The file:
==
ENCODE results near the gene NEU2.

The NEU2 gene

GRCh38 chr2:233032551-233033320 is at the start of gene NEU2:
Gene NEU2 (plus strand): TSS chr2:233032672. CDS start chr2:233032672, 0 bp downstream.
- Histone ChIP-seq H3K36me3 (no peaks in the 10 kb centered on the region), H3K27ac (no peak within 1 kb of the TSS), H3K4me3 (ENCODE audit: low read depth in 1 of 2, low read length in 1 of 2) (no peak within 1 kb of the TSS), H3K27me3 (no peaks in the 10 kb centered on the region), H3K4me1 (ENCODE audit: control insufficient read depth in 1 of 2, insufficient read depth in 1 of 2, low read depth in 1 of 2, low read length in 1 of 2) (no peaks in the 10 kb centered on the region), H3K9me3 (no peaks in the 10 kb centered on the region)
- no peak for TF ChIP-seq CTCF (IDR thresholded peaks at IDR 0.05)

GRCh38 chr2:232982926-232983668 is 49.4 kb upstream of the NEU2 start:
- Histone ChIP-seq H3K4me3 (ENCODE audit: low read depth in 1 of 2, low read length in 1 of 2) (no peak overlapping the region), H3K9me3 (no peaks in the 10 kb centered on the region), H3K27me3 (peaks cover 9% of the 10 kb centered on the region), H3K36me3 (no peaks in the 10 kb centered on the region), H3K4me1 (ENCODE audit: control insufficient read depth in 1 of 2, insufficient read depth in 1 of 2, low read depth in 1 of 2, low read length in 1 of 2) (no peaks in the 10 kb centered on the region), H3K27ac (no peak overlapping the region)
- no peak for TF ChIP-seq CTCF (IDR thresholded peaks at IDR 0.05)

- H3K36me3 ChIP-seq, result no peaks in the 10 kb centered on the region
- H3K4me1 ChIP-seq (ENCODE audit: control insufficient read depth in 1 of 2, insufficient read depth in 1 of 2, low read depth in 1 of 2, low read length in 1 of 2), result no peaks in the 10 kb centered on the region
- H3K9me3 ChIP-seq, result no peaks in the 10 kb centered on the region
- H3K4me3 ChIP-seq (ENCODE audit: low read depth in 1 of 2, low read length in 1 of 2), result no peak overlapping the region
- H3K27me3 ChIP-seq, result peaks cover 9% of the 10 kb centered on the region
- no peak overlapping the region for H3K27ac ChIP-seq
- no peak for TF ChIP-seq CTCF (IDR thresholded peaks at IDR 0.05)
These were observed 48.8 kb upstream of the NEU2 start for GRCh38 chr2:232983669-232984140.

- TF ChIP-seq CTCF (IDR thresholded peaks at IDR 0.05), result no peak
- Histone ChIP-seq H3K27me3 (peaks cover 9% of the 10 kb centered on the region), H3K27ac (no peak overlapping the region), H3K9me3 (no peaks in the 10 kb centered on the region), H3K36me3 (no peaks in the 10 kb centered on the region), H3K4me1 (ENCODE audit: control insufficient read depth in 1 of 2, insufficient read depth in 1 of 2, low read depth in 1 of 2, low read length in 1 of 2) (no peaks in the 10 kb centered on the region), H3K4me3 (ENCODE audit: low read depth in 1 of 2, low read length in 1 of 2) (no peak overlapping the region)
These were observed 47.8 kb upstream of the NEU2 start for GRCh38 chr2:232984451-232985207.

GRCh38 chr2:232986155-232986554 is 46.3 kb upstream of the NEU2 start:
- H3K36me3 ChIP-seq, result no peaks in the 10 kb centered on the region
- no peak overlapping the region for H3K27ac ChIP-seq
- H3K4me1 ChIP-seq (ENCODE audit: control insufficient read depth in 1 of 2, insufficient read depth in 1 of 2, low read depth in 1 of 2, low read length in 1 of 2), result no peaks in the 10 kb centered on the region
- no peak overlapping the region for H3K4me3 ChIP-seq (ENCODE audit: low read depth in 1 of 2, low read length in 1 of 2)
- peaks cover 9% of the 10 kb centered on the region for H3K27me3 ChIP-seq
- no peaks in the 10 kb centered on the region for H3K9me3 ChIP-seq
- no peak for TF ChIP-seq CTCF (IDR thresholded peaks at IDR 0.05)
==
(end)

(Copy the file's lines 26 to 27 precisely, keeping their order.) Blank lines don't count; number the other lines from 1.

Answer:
- peaks cover 9% of the 10 kb centered on the region for H3K27me3 ChIP-seq
- no peaks in the 10 kb centered on the region for H3K9me3 ChIP-seq